Follow
Share

My mom has frontal lobal dementia. I fill her pill box once a week. She only takes a thyroid pill and an acid reducer. She also uses two inhalers in the morning and one in the evening. She has a rescue inhaler that she uses too often, because she insists that she has used her maintenance medication, although she clearly has not. I can tell by the numbered puffs on the inhaler.

This question has been closed for answers. Ask a New Question.
Hi this is my first post and I'm so thankful to meet others having issues distributing meds on a regular basis I hope we can put our heads together even though we face a variety of different issues. It is now 5:42 am I am so concerned about my 74 year old mom who is now living in an independent senior living community. I'll spare details except medication issues which I am desperately seeking help for. Mom takes 2 aricept a day And in evening one Prozac. My brother filled the medicine cases Friday night and a alacar even worker checks in daily to remind her to take her meds. Saturday I noticed 7 Prozac were missing and we suspect she took them all in 2 days. We now lock up her medicine and I have been researching medicine dispensers that only dispense dosages once up to 4 times a day if set according to dr's prescriptions. This way if we can't be there she will be protected from overdosing as the pill dispenser is locked except when the timer is set to distribute the daily dose. I have been researching prices that range from $159 to over $700 through an Alzheimer's association. If anyone has experience with such a dispenser and can recommend one or other advice I will be forever grateful. My mom is my life I feel I'm failing as I can't be there every day. I'll be up a little longer researching if I find anything promising I'll pass it along. Thank you for letting me join this forum:)
Helpful Answer (0)
Report

When I managed Mom's back injury pain in 2012, I manually wrote down all schedules for medications, checking off either yes or no if taken early, late, or missed, which rarely happened under my care. When Mom had to go to the hospital or visit her doctor, I had accurate counts for all administered medications.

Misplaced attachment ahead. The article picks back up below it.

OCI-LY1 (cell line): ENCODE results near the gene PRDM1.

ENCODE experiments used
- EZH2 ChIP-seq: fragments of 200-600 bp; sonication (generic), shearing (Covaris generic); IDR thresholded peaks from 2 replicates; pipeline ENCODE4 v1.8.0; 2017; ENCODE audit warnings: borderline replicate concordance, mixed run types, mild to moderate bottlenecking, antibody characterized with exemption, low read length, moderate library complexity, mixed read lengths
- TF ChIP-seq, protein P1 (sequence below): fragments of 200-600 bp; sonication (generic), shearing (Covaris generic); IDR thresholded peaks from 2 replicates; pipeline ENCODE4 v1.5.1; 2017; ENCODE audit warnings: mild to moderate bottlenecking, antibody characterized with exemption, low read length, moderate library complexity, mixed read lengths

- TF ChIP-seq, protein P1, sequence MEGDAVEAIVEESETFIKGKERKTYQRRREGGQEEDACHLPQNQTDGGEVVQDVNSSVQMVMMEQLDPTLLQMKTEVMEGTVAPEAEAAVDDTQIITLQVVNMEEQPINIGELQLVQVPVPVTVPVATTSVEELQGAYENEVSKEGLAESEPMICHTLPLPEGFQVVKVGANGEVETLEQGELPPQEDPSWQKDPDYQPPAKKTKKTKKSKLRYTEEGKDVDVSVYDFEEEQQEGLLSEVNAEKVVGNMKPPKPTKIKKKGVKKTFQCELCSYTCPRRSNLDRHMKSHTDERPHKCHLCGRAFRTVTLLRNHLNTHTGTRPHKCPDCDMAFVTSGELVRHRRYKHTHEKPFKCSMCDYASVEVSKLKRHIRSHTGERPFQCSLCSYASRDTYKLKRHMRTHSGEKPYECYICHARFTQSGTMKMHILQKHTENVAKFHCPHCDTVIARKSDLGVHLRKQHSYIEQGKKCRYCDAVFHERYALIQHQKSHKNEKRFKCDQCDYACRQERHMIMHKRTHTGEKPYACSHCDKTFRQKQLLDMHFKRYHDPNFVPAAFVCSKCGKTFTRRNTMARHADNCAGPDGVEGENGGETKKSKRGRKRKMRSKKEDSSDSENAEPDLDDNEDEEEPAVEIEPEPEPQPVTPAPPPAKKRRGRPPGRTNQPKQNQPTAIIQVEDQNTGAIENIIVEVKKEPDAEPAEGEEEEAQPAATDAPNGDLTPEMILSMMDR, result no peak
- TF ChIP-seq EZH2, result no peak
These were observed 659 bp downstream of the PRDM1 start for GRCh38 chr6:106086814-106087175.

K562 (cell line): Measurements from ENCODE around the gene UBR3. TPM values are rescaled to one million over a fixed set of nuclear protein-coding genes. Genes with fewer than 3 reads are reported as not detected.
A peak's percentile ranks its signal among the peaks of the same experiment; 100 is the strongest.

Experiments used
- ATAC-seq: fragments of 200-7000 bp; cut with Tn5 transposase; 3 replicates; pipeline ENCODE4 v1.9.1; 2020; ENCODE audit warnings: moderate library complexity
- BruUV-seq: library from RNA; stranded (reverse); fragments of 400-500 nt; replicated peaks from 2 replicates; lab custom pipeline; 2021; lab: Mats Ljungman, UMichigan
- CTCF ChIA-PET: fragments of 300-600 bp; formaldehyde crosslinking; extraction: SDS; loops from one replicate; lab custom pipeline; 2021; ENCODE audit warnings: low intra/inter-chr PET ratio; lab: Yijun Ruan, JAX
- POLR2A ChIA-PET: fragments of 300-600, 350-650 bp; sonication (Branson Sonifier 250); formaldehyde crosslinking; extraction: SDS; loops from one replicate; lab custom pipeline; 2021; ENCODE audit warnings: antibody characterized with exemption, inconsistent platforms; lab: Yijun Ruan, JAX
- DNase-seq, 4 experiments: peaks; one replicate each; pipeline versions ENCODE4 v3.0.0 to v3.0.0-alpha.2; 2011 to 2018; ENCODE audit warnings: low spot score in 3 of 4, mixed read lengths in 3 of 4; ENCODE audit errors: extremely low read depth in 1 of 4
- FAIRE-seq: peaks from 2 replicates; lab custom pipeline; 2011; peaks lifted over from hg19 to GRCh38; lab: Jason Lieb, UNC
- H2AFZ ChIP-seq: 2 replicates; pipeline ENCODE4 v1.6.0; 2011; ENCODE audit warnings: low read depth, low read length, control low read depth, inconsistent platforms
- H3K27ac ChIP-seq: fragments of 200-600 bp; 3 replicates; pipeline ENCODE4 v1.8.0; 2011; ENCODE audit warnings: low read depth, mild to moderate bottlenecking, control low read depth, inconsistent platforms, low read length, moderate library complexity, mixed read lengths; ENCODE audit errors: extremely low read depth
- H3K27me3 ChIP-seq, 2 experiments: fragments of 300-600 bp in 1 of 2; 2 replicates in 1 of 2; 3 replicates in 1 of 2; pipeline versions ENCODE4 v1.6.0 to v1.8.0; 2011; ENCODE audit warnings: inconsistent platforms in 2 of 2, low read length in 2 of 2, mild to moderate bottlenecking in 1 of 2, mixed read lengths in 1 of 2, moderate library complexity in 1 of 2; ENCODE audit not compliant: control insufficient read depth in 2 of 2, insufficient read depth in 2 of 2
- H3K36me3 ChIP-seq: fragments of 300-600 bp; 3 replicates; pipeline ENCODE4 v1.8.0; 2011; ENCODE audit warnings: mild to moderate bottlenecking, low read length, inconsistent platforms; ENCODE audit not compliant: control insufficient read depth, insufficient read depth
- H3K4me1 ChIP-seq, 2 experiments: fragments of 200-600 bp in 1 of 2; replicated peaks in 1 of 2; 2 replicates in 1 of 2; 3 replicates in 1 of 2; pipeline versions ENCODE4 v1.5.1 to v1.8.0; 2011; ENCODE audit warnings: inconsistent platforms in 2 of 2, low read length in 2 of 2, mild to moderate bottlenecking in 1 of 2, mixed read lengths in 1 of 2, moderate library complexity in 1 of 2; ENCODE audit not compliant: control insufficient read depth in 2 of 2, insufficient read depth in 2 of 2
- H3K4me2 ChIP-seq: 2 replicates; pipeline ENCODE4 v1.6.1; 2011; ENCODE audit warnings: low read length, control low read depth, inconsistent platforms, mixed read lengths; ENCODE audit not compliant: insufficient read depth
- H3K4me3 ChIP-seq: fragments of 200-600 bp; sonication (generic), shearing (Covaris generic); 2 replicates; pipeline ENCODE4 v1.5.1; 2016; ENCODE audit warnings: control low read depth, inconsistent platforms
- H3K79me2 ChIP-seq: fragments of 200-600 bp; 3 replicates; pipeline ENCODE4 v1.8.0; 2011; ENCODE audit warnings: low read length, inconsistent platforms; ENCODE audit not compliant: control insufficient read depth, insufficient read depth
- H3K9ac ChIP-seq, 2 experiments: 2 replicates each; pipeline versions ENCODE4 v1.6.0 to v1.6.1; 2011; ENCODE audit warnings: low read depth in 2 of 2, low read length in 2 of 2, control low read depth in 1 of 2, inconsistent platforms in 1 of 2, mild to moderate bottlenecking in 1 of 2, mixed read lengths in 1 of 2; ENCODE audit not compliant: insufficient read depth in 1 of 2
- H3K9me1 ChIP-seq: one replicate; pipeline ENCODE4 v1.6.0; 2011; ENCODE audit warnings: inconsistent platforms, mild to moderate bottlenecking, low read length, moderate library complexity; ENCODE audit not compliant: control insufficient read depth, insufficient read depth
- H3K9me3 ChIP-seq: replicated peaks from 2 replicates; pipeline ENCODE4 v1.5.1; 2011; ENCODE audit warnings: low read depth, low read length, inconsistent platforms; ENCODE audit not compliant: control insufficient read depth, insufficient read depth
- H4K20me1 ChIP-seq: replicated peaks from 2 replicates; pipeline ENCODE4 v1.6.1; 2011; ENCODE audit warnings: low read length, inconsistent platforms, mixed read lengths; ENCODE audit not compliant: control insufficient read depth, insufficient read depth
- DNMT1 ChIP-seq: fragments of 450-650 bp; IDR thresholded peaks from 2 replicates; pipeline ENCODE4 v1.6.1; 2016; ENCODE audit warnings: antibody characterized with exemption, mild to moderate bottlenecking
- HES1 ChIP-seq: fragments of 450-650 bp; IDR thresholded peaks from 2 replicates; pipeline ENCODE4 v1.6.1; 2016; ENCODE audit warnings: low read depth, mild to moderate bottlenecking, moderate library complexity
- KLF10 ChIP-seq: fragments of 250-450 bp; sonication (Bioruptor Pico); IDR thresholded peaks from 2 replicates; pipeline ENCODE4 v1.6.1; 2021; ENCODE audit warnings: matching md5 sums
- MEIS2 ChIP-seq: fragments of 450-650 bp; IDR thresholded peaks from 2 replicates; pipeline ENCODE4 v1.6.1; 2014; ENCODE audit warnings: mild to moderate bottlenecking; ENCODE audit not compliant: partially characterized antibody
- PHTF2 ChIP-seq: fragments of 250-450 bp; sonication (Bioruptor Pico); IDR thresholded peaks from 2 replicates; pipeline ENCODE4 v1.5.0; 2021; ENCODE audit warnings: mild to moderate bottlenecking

Helpful Answer (1)
Report

MediSafe is a good idea to keep track of medications use when the caregiver must be away, such as at work. Unfortunately, I could not afford to pay for similar service because I was unemployed. So I relied on Kaiser and family to manage Mom's pain. Three years ago, I took care of my 92-year-old mom at home. After her back injury from a fall, I administered all scheduled medications, including those for pain because she could not remember when or how much to take. Every 15 to 30 minutes, Mom said she needed medication for her back pain, but her doctor advised taking medications only every 3 to 4 hours. I tried to explain to Mom. I used Vic's ointment to rub her back in between medications and it helped somewhat to ease the pain.
Helpful Answer (0)
Report

I started using mymedschedule website to print a schedule and have my mom initial it. When she insists that she already took her medication, although it's still in the box, I can show her that she did not, it's still in the box, the inhaler is still on the counter, and she did not initial the paper. I remind my mom morning and evening to take her medication. I have the pills in the box, and the inhalers are on the counter. After she uses her inhaler, we put it back into the box the inhaler came in. Even though I am with her and giving her the medication, she still insists that she has taken it and won't take it again. The schedule that she is initials is helpbing, because I can point to it and show her that she did not initial the schedule, the pills are still in the box, and the inhaler is on the counter. Although she disagrees with me, I can get her to take it. I am going to look at the medisafe site now. Thanks for all of the input everyone.
Helpful Answer (1)
Report